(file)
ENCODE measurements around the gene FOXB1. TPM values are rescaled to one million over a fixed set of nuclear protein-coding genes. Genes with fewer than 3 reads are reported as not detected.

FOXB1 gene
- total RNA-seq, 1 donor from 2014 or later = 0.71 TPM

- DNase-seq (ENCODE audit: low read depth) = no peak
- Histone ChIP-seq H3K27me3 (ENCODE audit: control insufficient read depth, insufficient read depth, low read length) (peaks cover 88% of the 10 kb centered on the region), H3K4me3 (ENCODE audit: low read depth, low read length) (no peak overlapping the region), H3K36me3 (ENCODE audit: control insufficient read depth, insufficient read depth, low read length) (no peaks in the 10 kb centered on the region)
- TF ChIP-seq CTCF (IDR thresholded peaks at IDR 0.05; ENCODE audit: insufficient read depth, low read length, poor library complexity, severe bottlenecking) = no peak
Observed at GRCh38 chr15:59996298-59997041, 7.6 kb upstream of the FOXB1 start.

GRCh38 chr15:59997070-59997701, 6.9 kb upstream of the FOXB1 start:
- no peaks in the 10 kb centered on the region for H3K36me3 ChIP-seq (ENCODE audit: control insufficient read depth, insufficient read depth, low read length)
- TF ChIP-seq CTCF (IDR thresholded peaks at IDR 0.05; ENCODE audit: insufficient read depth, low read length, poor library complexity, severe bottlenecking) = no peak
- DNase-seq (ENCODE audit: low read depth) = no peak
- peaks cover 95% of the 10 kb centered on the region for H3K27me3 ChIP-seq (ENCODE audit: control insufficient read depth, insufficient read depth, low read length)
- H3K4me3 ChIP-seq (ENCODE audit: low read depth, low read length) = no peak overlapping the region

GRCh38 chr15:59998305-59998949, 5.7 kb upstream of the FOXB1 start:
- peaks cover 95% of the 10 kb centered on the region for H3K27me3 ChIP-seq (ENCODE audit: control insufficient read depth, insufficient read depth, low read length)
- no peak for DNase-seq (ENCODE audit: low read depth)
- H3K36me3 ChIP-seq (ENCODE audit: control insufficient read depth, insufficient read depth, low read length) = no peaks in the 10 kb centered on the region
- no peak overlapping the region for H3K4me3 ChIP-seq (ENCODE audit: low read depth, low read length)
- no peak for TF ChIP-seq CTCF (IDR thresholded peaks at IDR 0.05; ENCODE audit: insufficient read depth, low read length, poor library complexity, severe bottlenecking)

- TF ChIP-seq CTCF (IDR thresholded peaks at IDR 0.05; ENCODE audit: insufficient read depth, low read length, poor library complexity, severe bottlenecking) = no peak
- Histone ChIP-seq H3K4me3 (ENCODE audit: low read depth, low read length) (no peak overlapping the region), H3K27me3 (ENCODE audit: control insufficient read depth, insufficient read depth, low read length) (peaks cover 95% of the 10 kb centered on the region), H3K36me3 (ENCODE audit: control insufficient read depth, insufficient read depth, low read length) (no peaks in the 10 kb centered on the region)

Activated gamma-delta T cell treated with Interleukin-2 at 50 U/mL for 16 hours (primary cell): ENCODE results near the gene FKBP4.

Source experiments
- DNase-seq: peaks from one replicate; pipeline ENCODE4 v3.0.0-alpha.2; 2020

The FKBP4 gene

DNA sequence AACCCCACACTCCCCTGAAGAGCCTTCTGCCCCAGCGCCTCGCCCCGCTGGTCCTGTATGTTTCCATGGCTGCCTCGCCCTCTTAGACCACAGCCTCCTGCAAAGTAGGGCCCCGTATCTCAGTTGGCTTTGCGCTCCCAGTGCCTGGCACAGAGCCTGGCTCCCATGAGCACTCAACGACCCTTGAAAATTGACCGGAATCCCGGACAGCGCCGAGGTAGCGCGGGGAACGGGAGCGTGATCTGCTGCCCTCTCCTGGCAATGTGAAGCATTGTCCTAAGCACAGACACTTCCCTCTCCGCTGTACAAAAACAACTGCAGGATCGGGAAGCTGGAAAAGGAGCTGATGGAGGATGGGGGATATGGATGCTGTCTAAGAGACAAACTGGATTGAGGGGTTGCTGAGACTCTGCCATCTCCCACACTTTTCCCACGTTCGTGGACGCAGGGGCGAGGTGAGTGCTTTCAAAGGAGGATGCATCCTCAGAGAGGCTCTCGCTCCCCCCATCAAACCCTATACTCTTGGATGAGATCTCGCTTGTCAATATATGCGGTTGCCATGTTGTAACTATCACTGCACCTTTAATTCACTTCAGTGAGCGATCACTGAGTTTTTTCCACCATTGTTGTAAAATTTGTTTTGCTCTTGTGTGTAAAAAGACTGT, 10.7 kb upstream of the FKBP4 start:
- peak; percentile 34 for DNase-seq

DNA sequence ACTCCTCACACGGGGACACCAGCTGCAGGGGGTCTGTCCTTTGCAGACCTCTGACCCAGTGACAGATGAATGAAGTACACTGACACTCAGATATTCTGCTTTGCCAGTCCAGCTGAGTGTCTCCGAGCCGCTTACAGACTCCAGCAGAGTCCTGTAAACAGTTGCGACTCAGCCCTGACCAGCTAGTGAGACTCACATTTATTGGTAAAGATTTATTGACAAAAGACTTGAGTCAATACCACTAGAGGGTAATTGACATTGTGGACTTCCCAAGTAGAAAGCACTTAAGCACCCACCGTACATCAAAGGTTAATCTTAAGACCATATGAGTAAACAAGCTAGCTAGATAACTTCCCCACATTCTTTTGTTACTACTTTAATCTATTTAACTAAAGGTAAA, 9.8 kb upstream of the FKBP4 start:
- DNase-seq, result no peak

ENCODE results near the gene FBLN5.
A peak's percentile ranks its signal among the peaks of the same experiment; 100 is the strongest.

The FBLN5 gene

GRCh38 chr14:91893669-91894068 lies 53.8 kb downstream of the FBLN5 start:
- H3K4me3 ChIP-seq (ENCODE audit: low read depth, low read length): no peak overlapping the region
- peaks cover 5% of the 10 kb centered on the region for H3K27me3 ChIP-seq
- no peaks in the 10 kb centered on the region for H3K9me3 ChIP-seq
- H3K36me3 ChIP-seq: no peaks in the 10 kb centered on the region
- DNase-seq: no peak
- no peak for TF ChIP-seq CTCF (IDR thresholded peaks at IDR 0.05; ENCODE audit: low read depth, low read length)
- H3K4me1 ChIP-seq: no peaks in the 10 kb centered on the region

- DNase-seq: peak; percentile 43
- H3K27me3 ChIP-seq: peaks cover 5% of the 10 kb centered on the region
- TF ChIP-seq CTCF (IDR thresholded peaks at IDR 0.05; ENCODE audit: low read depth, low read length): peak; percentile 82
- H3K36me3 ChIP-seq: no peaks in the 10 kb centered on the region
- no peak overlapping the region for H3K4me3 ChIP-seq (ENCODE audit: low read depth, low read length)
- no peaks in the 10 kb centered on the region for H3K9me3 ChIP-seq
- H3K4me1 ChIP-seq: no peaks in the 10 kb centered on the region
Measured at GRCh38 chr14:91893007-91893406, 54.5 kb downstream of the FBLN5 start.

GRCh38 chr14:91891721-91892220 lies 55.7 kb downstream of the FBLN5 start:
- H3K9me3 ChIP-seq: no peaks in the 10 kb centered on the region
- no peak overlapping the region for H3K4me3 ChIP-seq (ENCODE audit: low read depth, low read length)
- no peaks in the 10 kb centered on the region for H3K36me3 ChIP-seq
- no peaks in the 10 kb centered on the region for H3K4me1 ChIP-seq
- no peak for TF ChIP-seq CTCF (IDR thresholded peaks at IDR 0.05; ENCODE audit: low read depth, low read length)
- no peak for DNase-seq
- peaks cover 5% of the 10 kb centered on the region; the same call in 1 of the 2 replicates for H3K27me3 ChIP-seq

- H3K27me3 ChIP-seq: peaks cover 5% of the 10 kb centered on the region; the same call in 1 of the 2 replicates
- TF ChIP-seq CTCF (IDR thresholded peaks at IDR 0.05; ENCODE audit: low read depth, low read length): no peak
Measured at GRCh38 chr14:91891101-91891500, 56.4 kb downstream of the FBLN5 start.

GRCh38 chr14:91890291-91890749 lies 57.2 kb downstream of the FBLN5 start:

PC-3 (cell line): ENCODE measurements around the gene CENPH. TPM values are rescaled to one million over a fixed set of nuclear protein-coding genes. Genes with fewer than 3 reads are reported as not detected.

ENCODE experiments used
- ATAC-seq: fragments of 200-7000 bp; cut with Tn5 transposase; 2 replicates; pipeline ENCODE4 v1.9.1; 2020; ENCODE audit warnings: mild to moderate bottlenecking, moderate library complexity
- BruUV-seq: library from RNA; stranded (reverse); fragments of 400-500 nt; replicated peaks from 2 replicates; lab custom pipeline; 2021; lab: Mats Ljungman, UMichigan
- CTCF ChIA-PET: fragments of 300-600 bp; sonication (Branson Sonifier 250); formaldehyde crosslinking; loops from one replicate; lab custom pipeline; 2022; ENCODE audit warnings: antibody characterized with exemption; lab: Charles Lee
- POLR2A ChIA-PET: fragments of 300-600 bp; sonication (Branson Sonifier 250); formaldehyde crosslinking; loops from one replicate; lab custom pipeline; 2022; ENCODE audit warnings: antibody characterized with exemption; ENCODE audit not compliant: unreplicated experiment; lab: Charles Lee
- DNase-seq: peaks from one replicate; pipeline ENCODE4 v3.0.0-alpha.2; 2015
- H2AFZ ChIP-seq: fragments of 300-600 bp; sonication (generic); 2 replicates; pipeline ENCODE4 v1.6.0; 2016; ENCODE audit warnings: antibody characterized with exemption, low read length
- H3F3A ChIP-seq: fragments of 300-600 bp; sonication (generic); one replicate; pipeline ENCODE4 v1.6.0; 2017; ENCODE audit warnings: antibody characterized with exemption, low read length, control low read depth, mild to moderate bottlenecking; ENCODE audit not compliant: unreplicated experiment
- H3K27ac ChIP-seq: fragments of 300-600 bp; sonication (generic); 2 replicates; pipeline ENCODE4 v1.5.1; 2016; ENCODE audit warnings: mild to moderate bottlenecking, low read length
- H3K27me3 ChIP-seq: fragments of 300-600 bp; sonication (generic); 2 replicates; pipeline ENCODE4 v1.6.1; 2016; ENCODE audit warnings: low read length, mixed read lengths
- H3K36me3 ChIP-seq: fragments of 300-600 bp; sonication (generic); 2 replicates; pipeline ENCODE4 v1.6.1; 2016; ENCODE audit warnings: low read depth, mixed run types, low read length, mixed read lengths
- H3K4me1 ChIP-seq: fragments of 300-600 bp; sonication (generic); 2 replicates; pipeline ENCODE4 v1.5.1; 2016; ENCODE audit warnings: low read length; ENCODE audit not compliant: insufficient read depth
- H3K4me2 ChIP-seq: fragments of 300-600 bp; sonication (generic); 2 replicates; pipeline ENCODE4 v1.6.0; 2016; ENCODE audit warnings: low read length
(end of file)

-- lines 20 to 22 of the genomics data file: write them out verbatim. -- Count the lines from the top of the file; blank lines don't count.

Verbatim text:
- TF ChIP-seq CTCF (IDR thresholded peaks at IDR 0.05; ENCODE audit: insufficient read depth, low read length, poor library complexity, severe bottlenecking) = no peak
- Histone ChIP-seq H3K4me3 (ENCODE audit: low read depth, low read length) (no peak overlapping the region), H3K27me3 (ENCODE audit: control insufficient read depth, insufficient read depth, low read length) (peaks cover 95% of the 10 kb centered on the region), H3K36me3 (ENCODE audit: control insufficient read depth, insufficient read depth, low read length) (no peaks in the 10 kb centered on the region)

Activated gamma-delta T cell treated with Interleukin-2 at 50 U/mL for 16 hours (primary cell): ENCODE results near the gene FKBP4.